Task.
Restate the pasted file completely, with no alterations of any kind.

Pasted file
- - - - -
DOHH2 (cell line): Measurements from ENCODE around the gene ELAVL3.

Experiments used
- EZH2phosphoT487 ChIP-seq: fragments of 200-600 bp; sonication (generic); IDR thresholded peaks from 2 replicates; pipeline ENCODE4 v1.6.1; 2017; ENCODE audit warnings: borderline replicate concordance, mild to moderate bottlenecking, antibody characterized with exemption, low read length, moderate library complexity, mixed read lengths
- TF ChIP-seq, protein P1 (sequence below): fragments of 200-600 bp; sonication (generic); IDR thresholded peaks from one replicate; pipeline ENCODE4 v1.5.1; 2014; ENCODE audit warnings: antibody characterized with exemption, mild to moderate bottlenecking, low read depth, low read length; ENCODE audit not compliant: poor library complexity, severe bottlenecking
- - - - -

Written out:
DOHH2 (cell line): Measurements from ENCODE around the gene ELAVL3.

Experiments used
- EZH2phosphoT487 ChIP-seq: fragments of 200-600 bp; sonication (generic); IDR thresholded peaks from 2 replicates; pipeline ENCODE4 v1.6.1; 2017; ENCODE audit warnings: borderline replicate concordance, mild to moderate bottlenecking, antibody characterized with exemption, low read length, moderate library complexity, mixed read lengths
- TF ChIP-seq, protein P1 (sequence below): fragments of 200-600 bp; sonication (generic); IDR thresholded peaks from one replicate; pipeline ENCODE4 v1.5.1; 2014; ENCODE audit warnings: antibody characterized with exemption, mild to moderate bottlenecking, low read depth, low read length; ENCODE audit not compliant: poor library complexity, severe bottlenecking